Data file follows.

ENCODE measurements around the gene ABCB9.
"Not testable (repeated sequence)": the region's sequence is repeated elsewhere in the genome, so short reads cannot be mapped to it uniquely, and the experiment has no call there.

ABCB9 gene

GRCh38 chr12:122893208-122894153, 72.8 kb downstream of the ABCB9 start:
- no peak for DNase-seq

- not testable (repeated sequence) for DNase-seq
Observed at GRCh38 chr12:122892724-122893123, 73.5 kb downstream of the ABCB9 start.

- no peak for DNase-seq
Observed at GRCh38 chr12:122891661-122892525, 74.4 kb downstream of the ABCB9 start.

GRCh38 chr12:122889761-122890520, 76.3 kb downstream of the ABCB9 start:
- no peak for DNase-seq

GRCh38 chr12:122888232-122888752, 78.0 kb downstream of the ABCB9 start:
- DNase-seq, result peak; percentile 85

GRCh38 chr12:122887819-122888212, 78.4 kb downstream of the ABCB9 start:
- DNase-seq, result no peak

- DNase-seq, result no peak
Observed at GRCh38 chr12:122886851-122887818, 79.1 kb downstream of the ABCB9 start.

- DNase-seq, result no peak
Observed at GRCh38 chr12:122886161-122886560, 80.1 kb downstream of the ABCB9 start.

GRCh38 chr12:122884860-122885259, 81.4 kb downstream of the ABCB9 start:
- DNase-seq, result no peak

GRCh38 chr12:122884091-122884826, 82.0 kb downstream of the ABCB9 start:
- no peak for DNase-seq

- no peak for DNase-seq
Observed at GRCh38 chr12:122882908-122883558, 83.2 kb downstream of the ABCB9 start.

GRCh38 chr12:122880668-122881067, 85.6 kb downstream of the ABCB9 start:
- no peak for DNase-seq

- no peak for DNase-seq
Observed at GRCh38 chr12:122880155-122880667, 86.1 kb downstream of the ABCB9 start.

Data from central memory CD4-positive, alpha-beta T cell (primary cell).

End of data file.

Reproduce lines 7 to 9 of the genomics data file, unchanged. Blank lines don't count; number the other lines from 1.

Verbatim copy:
Observed at GRCh38 chr12:122892724-122893123, 73.5 kb downstream of the ABCB9 start.

- no peak for DNase-seq
Observed at GRCh38 chr12:122891661-122892525, 74.4 kb downstream of the ABCB9 start.